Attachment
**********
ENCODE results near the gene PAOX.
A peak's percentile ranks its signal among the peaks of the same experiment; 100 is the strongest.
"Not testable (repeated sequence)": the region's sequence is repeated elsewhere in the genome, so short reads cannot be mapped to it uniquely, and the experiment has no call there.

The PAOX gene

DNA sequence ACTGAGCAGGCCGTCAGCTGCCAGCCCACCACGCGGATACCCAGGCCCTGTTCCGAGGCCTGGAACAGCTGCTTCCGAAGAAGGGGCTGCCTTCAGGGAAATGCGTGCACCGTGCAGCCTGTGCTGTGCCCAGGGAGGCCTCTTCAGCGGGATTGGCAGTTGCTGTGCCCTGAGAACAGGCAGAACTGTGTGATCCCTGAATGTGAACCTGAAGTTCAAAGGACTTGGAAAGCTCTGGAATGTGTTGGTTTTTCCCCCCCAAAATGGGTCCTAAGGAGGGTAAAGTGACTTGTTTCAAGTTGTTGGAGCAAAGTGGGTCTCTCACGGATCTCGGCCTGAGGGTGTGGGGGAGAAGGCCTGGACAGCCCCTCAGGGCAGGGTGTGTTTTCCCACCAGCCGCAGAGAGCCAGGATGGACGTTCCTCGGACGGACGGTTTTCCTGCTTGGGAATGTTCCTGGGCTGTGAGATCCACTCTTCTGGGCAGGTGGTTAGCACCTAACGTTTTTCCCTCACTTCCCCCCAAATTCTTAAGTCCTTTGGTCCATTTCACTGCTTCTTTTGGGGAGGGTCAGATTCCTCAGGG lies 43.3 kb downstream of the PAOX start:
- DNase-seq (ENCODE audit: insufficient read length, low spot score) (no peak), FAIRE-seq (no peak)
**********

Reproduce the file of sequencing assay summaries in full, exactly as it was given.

ENCODE results near the gene PAOX.
A peak's percentile ranks its signal among the peaks of the same experiment; 100 is the strongest.
"Not testable (repeated sequence)": the region's sequence is repeated elsewhere in the genome, so short reads cannot be mapped to it uniquely, and the experiment has no call there.

The PAOX gene

DNA sequence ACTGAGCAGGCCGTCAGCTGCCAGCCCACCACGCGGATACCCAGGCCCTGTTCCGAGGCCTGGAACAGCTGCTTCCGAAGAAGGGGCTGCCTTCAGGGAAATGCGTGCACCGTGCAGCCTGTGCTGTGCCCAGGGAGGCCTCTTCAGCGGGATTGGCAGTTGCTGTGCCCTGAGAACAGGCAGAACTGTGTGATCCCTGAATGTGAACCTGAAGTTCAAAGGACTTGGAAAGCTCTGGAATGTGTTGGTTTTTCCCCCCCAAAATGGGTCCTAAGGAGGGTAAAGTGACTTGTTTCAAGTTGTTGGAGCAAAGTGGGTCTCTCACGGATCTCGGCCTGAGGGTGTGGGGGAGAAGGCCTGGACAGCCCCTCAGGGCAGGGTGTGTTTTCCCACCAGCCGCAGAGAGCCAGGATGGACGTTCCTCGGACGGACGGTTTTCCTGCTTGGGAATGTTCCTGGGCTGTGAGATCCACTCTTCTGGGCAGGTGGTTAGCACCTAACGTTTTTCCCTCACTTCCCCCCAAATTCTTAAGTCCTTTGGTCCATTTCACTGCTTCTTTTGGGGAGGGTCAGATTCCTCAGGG lies 43.3 kb downstream of the PAOX start:
- DNase-seq (ENCODE audit: insufficient read length, low spot score) (no peak), FAIRE-seq (no peak)